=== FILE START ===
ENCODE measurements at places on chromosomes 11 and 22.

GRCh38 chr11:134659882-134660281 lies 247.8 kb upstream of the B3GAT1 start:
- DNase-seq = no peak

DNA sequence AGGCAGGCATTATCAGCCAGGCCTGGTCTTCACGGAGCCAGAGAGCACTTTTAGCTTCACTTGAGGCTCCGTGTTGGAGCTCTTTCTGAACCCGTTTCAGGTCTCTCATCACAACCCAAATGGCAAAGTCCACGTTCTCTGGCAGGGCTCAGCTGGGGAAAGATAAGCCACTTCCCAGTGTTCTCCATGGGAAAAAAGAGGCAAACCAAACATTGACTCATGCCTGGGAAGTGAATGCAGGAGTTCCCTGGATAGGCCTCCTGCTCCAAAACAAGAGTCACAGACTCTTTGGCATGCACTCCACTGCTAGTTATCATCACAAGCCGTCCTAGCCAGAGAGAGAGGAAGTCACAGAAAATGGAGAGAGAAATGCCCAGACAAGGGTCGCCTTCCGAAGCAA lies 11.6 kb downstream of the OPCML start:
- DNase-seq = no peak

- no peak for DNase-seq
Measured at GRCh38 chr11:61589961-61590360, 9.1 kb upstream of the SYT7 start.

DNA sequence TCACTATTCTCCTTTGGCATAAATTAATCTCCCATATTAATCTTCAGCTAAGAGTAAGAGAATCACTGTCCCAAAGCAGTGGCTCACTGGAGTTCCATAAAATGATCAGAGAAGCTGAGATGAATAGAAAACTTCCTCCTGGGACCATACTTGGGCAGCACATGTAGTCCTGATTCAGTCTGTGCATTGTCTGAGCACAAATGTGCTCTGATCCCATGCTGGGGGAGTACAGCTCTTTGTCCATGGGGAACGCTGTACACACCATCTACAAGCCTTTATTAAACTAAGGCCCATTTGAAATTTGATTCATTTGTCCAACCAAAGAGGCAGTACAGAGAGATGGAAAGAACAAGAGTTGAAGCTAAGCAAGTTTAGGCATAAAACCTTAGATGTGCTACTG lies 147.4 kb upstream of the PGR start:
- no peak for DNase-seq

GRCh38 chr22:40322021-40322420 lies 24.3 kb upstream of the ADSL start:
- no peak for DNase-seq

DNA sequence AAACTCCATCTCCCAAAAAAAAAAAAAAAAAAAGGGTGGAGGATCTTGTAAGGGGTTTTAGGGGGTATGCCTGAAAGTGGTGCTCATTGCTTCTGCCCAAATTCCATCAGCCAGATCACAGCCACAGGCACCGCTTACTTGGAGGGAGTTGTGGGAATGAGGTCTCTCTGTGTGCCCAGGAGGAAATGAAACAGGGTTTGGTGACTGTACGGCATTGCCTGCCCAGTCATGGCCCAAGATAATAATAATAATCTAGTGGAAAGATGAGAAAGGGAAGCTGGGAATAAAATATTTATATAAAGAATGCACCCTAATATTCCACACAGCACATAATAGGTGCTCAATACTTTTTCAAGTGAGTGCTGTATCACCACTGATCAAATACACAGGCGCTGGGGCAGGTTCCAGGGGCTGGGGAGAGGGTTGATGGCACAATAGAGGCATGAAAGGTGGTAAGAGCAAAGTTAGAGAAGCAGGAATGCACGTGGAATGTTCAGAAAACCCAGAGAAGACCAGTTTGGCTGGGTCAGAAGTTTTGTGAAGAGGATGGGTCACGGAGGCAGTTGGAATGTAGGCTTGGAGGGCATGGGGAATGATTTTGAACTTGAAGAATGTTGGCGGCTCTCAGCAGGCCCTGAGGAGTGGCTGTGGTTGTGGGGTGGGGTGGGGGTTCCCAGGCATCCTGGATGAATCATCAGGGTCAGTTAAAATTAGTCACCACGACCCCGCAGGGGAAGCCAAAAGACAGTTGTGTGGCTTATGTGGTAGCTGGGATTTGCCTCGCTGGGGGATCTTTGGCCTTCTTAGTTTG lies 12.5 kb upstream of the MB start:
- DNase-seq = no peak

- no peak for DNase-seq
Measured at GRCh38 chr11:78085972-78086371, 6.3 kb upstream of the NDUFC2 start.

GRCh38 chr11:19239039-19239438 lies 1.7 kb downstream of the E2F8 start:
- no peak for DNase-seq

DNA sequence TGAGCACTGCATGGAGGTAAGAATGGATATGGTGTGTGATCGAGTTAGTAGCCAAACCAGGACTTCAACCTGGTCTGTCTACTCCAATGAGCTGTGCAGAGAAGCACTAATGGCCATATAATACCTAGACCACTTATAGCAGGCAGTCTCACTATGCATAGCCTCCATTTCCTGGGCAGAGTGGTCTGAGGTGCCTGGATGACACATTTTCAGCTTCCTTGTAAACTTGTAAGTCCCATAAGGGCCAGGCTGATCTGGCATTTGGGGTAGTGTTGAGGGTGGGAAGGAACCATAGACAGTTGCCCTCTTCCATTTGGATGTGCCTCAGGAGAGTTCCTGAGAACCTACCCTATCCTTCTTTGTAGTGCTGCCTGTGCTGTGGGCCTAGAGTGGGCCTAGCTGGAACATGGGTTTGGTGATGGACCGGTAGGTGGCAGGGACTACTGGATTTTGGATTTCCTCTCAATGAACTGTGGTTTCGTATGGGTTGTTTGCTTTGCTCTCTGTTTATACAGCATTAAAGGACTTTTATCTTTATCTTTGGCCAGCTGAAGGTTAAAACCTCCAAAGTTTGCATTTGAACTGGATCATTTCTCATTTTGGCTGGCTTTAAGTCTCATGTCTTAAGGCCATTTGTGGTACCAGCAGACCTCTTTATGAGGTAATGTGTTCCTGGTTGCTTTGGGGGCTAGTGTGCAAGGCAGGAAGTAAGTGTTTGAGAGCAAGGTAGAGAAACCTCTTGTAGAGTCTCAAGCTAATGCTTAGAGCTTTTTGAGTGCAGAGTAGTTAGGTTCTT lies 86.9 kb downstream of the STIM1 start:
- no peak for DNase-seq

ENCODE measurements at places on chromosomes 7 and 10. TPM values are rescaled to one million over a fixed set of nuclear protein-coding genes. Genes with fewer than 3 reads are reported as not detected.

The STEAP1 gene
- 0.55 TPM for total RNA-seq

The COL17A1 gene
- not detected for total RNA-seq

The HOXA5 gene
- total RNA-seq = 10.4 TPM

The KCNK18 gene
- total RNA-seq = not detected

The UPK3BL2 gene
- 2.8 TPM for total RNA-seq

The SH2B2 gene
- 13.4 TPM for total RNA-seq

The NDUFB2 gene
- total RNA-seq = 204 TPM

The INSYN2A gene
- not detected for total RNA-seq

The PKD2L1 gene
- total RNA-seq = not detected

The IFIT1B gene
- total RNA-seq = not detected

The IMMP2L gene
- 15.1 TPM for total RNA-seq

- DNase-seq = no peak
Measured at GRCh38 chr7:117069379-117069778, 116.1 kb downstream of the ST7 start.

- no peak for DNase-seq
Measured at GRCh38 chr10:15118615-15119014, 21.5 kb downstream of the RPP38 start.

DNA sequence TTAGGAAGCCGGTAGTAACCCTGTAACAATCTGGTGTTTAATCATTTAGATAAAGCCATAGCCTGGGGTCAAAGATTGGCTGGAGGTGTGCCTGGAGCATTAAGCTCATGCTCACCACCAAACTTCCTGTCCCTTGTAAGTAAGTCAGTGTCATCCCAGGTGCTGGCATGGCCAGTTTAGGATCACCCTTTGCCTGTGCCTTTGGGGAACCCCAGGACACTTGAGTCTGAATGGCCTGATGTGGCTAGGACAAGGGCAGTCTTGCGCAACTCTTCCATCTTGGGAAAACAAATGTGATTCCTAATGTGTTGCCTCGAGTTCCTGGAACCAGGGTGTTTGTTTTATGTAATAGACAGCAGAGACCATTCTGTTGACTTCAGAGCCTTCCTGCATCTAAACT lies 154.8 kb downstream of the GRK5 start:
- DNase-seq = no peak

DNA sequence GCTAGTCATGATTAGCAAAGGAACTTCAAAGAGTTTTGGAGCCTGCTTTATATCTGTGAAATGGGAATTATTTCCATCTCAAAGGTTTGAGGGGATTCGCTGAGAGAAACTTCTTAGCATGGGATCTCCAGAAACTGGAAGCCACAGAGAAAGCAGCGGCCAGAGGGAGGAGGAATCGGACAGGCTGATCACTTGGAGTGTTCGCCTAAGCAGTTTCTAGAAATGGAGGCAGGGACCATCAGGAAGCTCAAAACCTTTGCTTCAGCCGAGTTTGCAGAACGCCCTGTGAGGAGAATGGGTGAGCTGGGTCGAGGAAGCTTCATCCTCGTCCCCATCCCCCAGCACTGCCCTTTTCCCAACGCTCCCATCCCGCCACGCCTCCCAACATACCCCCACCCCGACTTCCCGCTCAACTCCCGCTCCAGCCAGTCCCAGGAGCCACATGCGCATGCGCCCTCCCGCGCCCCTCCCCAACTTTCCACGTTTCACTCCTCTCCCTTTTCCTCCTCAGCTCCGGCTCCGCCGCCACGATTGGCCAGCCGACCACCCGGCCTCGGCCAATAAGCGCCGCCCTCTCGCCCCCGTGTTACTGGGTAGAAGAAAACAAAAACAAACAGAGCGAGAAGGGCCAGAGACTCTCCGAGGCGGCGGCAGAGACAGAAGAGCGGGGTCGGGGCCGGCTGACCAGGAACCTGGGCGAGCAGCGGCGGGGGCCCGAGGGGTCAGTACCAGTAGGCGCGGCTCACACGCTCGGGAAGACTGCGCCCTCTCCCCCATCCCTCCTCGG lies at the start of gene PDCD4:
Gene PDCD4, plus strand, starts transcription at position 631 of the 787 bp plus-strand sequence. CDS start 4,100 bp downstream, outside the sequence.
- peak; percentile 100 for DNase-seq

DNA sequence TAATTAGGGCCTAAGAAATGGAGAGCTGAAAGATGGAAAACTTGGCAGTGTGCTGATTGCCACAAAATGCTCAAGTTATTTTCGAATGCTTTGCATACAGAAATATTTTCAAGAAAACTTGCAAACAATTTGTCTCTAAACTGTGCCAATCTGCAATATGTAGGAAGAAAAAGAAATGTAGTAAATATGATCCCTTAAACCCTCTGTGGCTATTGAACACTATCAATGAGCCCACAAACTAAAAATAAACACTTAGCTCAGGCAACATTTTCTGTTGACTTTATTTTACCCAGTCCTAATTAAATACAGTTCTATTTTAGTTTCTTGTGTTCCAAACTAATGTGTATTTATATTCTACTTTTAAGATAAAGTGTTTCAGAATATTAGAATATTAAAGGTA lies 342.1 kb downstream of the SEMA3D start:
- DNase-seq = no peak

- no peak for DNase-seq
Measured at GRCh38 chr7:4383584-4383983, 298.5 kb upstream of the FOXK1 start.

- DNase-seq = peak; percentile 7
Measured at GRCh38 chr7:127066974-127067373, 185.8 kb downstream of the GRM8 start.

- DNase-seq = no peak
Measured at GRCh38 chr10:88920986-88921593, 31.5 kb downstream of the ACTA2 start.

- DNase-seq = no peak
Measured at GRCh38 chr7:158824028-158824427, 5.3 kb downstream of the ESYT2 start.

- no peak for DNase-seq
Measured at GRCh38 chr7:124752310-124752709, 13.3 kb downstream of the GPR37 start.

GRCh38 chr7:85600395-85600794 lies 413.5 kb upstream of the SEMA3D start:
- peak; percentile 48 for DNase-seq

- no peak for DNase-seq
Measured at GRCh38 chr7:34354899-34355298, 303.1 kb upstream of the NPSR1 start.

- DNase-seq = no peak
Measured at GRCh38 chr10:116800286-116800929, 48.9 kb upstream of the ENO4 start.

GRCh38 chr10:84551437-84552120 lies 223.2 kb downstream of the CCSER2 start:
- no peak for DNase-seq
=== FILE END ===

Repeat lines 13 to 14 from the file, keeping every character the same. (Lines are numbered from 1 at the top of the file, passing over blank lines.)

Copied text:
- DNase-seq = no peak

- no peak for DNase-seq